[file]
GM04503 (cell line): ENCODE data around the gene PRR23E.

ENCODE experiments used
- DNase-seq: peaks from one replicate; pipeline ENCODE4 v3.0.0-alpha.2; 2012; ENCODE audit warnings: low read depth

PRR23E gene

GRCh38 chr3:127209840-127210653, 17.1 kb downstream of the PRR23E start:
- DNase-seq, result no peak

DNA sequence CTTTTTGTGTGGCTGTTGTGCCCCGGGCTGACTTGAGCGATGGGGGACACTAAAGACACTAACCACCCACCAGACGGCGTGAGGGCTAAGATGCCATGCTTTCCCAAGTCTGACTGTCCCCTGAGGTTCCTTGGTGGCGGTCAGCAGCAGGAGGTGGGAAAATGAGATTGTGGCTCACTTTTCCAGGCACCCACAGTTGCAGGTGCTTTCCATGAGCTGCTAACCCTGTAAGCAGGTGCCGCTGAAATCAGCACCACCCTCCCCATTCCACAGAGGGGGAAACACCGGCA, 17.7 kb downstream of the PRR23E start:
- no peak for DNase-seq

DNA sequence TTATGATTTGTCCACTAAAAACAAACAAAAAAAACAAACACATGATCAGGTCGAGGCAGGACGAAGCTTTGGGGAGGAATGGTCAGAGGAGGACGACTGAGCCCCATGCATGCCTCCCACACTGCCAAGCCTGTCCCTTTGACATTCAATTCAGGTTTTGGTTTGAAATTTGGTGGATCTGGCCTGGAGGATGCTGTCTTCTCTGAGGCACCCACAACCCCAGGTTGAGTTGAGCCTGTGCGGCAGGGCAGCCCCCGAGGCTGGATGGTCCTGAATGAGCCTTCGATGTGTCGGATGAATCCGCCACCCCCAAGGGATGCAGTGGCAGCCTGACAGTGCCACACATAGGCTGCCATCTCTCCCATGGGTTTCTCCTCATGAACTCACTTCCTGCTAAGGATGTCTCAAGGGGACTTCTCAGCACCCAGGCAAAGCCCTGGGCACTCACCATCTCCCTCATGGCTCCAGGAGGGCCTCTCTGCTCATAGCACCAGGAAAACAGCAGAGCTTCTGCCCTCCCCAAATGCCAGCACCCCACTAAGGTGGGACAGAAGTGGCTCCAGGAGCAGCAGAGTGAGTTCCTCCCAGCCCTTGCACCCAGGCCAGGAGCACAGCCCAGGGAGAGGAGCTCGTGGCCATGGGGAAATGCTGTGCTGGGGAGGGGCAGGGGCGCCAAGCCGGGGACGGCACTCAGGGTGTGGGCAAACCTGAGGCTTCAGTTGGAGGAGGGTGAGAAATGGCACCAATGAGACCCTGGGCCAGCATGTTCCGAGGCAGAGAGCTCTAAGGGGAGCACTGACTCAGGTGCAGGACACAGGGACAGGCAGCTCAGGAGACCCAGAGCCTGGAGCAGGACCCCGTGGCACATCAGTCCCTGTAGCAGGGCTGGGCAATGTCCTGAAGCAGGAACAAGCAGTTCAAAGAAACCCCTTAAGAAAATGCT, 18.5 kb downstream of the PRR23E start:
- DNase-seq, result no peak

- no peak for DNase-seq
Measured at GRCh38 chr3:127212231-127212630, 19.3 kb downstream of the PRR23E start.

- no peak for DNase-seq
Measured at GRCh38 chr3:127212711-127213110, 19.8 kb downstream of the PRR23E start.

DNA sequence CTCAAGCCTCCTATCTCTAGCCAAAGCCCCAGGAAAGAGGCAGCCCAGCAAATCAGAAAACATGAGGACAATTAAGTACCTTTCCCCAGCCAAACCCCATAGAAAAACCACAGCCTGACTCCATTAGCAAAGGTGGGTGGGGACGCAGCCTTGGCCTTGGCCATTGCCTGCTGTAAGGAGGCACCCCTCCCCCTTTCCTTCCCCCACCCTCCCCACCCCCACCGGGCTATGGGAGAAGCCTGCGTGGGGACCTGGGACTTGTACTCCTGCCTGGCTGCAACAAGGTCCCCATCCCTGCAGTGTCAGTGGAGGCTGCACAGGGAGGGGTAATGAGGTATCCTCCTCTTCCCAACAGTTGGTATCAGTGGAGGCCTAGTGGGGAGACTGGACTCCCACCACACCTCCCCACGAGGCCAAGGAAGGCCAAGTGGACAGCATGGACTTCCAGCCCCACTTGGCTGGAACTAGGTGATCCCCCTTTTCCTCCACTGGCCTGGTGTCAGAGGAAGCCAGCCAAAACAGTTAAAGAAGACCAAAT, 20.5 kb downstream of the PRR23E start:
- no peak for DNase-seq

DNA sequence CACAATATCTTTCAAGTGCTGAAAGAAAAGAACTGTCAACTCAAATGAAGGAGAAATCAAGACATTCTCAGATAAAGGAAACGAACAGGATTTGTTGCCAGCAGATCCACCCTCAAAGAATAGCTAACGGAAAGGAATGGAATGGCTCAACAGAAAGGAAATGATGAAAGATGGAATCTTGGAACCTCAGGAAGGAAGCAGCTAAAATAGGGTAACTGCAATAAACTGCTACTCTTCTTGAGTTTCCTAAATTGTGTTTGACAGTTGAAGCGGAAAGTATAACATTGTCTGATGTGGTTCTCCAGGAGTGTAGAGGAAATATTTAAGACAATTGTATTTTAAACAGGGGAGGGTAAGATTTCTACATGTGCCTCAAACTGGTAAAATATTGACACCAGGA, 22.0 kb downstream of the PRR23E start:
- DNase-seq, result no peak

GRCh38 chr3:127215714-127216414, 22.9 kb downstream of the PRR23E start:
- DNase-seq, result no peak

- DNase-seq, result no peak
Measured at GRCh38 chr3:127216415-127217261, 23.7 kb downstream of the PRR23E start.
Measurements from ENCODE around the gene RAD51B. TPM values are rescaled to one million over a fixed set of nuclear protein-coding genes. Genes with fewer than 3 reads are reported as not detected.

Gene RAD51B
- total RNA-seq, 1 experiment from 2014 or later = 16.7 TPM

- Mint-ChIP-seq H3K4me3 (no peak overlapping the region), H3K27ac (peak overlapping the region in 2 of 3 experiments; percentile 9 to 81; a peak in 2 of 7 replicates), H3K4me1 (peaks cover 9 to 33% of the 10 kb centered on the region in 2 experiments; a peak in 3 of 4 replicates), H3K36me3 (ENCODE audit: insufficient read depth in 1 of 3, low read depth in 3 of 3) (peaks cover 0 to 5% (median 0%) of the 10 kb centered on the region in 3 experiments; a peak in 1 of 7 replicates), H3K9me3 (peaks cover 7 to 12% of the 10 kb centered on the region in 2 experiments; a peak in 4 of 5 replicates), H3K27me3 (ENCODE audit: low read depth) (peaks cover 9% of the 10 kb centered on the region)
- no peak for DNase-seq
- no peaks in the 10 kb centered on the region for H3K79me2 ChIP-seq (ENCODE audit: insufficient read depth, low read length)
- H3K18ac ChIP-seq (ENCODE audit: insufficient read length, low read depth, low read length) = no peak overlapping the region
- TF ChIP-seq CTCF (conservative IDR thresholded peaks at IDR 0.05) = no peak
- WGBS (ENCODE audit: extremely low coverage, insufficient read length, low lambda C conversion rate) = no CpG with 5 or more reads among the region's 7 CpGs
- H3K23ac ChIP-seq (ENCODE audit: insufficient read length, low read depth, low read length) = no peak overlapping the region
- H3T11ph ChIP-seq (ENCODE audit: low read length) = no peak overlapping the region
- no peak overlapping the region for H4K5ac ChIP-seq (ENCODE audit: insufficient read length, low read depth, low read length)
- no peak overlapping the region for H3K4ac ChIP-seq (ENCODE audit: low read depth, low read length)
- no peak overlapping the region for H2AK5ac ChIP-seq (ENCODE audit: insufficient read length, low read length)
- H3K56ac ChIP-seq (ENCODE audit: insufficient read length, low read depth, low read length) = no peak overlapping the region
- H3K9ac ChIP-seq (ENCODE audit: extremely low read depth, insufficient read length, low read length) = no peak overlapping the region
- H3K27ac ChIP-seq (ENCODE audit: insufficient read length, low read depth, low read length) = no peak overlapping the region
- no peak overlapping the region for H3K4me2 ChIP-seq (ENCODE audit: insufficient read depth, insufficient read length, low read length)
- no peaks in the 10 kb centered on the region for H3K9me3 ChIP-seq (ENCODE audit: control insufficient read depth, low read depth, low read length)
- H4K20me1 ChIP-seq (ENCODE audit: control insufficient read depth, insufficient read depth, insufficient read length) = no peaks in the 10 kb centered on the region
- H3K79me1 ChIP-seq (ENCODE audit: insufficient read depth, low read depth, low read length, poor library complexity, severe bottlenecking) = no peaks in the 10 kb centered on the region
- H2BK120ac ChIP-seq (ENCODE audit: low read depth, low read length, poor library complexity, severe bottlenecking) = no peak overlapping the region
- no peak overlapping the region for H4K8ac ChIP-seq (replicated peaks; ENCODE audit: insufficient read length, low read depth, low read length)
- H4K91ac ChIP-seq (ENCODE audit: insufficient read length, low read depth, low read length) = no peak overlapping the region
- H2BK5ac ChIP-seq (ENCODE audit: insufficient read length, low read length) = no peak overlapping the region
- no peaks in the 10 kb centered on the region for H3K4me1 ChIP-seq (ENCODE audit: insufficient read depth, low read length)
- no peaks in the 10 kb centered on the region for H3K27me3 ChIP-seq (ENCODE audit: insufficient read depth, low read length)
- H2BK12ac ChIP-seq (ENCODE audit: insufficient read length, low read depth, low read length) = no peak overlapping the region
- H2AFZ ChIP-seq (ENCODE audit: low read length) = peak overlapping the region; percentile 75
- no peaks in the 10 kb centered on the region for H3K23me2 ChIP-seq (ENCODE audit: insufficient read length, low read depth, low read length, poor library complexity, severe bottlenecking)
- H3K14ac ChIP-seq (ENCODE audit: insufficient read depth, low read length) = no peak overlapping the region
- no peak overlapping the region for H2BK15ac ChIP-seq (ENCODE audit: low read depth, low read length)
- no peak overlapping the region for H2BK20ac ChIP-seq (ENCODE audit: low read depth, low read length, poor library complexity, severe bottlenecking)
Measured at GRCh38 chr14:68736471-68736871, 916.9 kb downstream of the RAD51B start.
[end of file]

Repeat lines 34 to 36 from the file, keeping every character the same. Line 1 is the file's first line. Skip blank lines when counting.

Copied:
- no peak overlapping the region for H4K5ac ChIP-seq (ENCODE audit: insufficient read length, low read depth, low read length)
- no peak overlapping the region for H3K4ac ChIP-seq (ENCODE audit: low read depth, low read length)
- no peak overlapping the region for H2AK5ac ChIP-seq (ENCODE audit: insufficient read length, low read length)